Race and My Community
I have a very different perspective of what I consider a community. I am married to a soldier and I work for the military as a civilian contractor. Ours is a community formed out of a single commonality, the military service of ourselves or our loved ones, and a deep love for the country, so vast and accepting of new people, cultures, traditions, and religions. Brought together to protect the very right to display all these differences and even the ability to speak out against those who serve to protect you. We are wives, husbands, mothers, fathers, children, and friends; we love our soldiers equally and believe the person standing next to “our” ...view middle of the document...
My community is difficult to define, we are spread out all over the states of Texas, yet, I still consider them my community. We are alike in so many ways, different in may others, yet race is not a factor for us, your commitment to your country is what stands some apart. A dedicated Private, black, white, red, or brown, will be treated with the same amount of respect as First Sergeant or Lieutenant Colonial.
There is of course a rank structure that is always present and that will indicate the difference in how people are treated. Officers are given more respect, because they’ve earned the respect that comes with their position. The leaders, or officers in my community treat their soldiers with respect and dignity, there is a fine line they must walk to ensure that all soldiers are treated with respect, and no one is treated any differently due to the color of their skin or their religious preference. I see this every day, as I work for the military as well as being a spouse of a member of the Armed Forces. I have never seen any leader or person in a position of power treat anyone less respectfully because of their race, religion, color, or creed. The leader of my community, essentially is the Governor of the State of Texas, Rick Perry, he treats every single military member the same, of course there will be more “pomp and circumstance” when a general walks into a room, but a the color of that person is not a factor in how they are treated.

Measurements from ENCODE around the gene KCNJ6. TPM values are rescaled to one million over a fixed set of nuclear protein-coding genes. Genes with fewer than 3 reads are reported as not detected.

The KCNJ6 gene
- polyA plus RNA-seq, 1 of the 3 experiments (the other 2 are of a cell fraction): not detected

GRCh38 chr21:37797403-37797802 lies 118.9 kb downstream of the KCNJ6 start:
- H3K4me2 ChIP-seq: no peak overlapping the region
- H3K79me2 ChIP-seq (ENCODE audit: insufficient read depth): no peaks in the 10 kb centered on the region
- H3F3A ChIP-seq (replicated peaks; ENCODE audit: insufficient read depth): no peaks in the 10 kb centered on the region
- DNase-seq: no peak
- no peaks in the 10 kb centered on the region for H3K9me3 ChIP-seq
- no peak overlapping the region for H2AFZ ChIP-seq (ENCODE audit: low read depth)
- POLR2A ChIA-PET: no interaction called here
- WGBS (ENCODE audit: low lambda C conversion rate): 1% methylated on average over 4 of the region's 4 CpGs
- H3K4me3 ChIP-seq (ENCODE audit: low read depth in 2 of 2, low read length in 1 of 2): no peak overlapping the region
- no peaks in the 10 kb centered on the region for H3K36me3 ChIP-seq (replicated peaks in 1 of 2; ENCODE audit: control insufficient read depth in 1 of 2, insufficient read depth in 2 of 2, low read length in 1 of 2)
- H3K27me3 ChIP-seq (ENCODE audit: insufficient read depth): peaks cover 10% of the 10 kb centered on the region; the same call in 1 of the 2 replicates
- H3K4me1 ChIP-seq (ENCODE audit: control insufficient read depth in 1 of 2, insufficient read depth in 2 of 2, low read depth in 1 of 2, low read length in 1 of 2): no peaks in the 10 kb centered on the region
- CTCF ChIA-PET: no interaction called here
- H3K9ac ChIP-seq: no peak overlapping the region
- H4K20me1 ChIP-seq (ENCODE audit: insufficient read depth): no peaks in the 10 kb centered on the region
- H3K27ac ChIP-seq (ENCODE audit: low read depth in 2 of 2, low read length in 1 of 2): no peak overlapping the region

I consider my military community a part of a greater community, which would be the city of Austin. This central Texas City is ripe with diversity, in every manner imaginable. The Military members, as a part of this community are sometimes treated as second-class citizens, Austin being the only “blue spot” in the state. On occasion, while being out and about town, right after my husband got off work at Camp Mabry, we’d encounter some stares that were almost of an angry nature. We had one experience where a woman asked me how it felt to be married to a “baby killer”. It took everything I had in me to hold my head high and walk away with dignity by not engaging this obviously irrational person. My husband on the other hand seemed more used to these types of comments, and just brushed it off. It was not so easy for me, but he, living in the central Texas region has come into contact with that more than once. Many people in this community have also treated us wonderfully; people have bought our dinner when we were eating out, getting ready to drop him off at drill or more recently for his deployment to Iraq. Some members of the community provide more support to our sub-community than one would ever imagine.
The local media is a huge part of this community, both to our larger community of the City of Austin and our smaller, sub-community of the local military members. The media, in all it’s different forms have shown support on multiple occasions, showing the good that the military can do, covering the...